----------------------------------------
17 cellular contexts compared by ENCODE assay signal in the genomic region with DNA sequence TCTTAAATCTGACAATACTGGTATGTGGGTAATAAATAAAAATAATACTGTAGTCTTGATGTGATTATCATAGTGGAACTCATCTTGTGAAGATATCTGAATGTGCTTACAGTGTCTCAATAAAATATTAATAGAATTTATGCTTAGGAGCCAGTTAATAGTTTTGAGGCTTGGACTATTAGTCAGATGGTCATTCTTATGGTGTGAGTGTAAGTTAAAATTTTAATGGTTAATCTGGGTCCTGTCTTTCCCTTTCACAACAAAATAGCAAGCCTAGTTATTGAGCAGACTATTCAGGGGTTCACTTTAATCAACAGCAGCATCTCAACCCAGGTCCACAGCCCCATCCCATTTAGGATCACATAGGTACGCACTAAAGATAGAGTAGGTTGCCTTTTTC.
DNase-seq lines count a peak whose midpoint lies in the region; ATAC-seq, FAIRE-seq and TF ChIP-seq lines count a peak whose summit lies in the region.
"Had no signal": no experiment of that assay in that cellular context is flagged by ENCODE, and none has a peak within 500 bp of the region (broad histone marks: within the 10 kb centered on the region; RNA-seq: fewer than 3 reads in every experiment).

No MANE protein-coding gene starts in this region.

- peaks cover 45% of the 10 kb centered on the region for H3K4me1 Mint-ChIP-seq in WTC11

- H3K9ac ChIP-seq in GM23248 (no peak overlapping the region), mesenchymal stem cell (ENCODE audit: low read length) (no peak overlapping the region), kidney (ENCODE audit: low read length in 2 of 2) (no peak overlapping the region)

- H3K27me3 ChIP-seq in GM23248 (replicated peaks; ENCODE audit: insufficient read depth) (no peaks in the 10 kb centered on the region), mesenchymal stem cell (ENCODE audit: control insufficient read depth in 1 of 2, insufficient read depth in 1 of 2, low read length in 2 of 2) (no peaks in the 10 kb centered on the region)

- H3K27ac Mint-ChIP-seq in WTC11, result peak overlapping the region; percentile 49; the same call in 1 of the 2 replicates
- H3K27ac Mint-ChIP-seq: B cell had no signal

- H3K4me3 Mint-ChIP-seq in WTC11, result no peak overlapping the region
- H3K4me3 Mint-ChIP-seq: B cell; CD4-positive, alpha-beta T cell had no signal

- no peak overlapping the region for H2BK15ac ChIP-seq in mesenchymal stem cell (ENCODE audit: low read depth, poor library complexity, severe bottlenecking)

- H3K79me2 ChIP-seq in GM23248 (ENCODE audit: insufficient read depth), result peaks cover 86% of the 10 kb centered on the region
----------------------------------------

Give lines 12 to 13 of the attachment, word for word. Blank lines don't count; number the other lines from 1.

- no peak overlapping the region for H2BK15ac ChIP-seq in mesenchymal stem cell (ENCODE audit: low read depth, poor library complexity, severe bottlenecking)

- H3K79me2 ChIP-seq in GM23248 (ENCODE audit: insufficient read depth), result peaks cover 86% of the 10 kb centered on the region